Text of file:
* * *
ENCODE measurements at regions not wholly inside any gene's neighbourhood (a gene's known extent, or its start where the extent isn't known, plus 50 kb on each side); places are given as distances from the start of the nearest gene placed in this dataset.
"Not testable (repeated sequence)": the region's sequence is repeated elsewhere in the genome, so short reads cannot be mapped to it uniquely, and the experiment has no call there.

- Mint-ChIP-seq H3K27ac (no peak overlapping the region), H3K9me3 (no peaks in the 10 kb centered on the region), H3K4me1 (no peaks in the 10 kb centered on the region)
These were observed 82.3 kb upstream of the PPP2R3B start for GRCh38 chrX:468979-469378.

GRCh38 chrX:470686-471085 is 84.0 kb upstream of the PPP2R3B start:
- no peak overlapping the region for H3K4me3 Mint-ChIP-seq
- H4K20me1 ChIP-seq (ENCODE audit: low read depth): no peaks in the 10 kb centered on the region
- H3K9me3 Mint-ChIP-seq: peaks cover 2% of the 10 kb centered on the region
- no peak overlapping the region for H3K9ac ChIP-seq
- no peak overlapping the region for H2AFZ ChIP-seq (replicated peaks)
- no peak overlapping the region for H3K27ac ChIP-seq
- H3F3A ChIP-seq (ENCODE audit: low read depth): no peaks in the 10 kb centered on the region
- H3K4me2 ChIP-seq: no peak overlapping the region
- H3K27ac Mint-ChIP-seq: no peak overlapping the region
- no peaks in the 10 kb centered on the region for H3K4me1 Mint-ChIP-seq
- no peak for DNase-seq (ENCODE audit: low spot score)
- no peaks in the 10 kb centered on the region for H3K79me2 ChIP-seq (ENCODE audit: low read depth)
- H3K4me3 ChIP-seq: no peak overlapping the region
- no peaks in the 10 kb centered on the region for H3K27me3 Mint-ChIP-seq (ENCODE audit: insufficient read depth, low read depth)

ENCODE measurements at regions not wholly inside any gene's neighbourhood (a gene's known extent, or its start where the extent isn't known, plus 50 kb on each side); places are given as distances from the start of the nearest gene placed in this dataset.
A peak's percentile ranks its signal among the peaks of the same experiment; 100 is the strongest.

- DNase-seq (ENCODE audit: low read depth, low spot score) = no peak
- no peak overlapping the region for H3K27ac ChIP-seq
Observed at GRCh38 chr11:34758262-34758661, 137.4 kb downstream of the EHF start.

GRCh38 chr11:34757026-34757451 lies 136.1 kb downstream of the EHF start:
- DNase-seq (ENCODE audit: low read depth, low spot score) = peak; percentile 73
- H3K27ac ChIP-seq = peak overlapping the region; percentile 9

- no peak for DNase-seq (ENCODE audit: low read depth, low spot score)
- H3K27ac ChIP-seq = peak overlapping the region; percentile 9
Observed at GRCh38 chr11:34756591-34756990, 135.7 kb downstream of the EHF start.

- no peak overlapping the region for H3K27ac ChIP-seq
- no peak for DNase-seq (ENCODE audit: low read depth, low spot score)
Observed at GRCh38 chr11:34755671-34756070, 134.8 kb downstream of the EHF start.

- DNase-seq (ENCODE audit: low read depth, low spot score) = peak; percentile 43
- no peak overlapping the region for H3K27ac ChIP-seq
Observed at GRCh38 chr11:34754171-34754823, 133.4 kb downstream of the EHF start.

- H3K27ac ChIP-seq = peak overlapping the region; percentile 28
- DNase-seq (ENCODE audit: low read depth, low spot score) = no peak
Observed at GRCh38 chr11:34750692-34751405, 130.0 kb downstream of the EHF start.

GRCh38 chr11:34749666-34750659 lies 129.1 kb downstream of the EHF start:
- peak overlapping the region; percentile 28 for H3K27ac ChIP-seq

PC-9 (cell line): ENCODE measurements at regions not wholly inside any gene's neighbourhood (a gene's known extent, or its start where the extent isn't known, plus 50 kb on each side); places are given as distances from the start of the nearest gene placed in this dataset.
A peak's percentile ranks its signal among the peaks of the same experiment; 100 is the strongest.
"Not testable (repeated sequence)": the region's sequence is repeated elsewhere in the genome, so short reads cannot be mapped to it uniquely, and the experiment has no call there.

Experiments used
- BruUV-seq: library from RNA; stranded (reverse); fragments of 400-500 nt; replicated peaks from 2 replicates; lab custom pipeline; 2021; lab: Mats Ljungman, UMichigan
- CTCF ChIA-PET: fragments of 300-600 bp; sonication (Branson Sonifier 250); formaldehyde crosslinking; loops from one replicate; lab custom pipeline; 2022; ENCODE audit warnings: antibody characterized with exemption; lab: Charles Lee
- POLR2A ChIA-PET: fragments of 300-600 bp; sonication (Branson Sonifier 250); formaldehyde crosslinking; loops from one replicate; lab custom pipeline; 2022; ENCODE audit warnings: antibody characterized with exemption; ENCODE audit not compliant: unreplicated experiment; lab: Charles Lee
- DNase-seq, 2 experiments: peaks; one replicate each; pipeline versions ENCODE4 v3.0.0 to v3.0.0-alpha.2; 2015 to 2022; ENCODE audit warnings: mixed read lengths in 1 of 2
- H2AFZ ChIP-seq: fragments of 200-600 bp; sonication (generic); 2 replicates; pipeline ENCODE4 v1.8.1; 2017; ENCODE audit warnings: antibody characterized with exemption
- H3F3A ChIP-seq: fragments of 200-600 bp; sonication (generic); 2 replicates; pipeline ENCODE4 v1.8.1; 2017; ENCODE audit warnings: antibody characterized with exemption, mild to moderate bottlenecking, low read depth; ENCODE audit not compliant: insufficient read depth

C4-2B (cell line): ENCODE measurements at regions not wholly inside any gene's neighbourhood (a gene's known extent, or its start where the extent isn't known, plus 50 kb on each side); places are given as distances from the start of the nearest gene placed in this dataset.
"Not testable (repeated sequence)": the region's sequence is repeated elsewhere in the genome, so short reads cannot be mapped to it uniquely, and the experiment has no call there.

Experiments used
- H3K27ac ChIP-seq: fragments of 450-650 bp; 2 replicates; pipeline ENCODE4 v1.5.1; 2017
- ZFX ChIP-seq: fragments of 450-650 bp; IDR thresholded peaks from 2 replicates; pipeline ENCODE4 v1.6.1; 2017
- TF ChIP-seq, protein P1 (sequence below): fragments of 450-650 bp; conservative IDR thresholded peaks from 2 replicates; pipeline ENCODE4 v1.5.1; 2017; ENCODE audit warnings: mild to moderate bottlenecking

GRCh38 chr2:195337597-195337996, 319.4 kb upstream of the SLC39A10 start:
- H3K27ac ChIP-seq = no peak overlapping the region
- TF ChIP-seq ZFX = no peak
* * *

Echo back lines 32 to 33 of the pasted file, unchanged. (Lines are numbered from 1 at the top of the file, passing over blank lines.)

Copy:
- no peak for DNase-seq (ENCODE audit: low read depth, low spot score)
Observed at GRCh38 chr11:34755671-34756070, 134.8 kb downstream of the EHF start.